U.S. employment growth ground to a halt in August as sagging consumer confidence discouraged already skittish U.S. businesses from hiring, keeping pressure on the Federal Reserve to provide more monetary stimulus to aid the economy.

COMMENTS:

DOUGLAS BORTHWICK, MANAGING DIRECTOR, FAROS TRADING, STAMFORD, CONNECTICUT

These days finding green shoots is like squeezing water from a stone. With the number coming in at 0, and the prior revised 32,000 lower, the Fed has gained greater political ability to enact a version of QE3 at their meeting in September. We see this as terrifically bearish for the dollar, bullish for gold and bullish for euro/dollar. QE3 will accomplish two things - assets in the U.S. will be further inflated, and the weaker dollar will help U.S. multinationals as their foreign earnings will inflate on the weaker dollar.

GREG SALVAGGIO, VICE PRESIDENT OF TRADING, TEMPUS CONSULTING, WASHINGTON

You have to look at payroll in the context of the confidence numbers. In August, you had Congress imploding, a U.S. downgrade and a hurricane. It was a pretty rough environment for confidence on the consumer level, let alone on the employer level. It makes sense the numbers are bad. It's a bit surprising that they were this bad. But I think it was discounted. We saw some people buying Swiss francs already last night, though that's also driven by significant concerns about Europe. The poor U.S. jobs report doesn't help, of course, and now we're looking at a 3 percent move in the Swissie, so it will be interesting to see what the SNB does. The dollar should remain rangebound against the euro, probably 1.42-1.4350.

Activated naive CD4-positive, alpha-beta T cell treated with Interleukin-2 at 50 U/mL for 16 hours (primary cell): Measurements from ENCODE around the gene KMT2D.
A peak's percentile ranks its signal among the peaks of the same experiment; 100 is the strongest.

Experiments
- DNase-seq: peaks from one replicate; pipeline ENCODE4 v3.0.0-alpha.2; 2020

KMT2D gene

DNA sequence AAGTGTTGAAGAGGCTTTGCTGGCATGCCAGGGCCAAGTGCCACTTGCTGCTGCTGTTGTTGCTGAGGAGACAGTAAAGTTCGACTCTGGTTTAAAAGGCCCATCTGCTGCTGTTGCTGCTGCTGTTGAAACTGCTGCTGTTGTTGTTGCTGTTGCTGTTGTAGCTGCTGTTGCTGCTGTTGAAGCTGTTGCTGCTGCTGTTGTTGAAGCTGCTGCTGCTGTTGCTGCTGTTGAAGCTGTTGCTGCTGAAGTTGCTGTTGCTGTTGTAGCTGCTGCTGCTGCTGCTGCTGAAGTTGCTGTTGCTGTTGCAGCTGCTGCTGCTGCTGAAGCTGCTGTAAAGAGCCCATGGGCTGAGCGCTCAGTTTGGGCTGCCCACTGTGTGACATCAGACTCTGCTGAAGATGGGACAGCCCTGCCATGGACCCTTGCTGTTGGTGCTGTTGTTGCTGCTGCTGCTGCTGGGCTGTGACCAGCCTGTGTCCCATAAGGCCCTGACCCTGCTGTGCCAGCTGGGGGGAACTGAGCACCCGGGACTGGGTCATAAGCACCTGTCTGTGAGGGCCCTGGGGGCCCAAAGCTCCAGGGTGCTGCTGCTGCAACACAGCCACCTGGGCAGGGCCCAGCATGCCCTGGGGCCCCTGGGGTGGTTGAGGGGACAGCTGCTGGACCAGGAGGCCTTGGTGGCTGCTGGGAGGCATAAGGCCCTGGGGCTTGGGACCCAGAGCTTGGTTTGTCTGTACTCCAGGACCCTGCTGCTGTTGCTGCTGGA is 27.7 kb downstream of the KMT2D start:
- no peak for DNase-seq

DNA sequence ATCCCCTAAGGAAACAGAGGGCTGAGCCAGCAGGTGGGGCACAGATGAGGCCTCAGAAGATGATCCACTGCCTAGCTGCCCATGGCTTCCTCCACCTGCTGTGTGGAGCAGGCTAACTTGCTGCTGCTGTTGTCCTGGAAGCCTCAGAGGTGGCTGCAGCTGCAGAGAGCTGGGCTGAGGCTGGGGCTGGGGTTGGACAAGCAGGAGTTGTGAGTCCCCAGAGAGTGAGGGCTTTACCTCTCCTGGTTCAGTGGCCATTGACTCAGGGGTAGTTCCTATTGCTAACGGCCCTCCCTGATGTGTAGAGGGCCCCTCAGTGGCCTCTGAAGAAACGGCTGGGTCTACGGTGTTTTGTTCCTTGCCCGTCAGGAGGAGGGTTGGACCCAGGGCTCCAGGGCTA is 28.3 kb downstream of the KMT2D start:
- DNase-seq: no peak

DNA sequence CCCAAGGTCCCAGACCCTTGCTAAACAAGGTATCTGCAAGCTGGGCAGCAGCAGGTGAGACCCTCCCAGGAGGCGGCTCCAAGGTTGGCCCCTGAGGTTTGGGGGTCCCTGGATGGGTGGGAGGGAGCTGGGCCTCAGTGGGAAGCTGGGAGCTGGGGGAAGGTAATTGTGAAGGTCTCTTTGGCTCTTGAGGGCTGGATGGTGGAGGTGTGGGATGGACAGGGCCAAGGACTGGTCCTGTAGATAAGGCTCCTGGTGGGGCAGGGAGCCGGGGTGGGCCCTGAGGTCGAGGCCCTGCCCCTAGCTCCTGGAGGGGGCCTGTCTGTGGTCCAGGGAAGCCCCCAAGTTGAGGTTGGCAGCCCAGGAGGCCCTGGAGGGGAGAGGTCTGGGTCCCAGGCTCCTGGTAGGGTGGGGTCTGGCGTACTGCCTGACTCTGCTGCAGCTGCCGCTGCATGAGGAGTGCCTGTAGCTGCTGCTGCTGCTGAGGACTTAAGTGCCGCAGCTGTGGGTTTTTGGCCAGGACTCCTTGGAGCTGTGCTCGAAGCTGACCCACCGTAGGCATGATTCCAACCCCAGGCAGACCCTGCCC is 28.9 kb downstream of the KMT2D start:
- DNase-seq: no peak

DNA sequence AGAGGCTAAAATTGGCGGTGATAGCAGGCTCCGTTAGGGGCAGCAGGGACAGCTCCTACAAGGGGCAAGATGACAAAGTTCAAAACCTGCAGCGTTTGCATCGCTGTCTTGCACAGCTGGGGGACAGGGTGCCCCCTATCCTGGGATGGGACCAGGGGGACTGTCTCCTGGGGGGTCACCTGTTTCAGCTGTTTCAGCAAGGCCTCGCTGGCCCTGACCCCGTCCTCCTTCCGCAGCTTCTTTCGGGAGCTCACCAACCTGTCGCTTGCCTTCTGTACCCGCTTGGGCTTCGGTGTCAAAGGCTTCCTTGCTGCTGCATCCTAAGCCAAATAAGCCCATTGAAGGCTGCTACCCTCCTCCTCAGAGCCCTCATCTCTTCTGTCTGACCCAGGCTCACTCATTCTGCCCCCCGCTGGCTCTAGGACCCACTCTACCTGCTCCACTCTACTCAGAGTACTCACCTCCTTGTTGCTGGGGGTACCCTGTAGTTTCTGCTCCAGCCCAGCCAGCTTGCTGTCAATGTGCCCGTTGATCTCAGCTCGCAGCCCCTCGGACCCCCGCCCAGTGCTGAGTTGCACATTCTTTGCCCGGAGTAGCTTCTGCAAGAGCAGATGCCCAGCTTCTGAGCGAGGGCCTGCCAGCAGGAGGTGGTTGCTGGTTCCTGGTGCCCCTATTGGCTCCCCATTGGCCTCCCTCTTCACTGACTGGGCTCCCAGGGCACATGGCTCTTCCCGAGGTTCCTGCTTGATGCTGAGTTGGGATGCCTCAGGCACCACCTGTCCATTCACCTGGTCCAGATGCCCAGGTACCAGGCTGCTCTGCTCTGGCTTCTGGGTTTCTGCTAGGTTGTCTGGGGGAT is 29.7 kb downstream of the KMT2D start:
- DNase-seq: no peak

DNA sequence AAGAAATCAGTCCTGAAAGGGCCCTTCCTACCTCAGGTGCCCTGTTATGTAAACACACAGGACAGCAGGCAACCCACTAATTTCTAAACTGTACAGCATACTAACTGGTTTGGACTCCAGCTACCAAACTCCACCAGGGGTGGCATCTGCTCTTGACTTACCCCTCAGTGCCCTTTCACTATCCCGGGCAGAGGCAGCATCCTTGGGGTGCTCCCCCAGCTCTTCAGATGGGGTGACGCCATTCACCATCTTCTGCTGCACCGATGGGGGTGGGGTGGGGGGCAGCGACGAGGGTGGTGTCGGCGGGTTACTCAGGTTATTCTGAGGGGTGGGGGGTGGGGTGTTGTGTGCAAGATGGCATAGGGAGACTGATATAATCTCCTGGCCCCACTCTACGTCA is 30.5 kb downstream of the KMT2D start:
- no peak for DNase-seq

MARK VITNER, SENIOR ECONOMIST, WELLS FARGO SECURITIES, CHARLOTTE, NORTH CAROLINA

It's clearly disappointing, although we were looking for a very low number. Part of the weakness is the Verizon strike, it wouldn't be quite as bad without the strike.

There were a couple of encouraging things: We saw a rise in household employment and the labor participation ratio improved.

We've had several months now that have been well below 100,000.

The Fed downgraded their forecast for the economy. This justifies what they've done. This looks like an economy stalling out as opposed to falling into a recession.

DAVID SLOAN, ECONOMIST, IFR ECONOMICS, A UNIT OF THOMSON REUTERS

There was a special factor of 45k strikers in the information sector, which outweighed a positive special factor of 22k returning government workers in Minnesota after a shutdown. Still the report is disappointing, with a dip in the workweek to 34.2 from 34.3 hours, and a 0.1% dip in average hourly earnings both weaker than expected. Unemployment held steady at 9.1% as expected and the internals of the household report are positive, employment up 331k and the labor force up 366k. Still, the weak payroll internals carry more weight, and imply an economy that while probably not yet entering a double dip, is not growing strongly enough to reduce unemployment.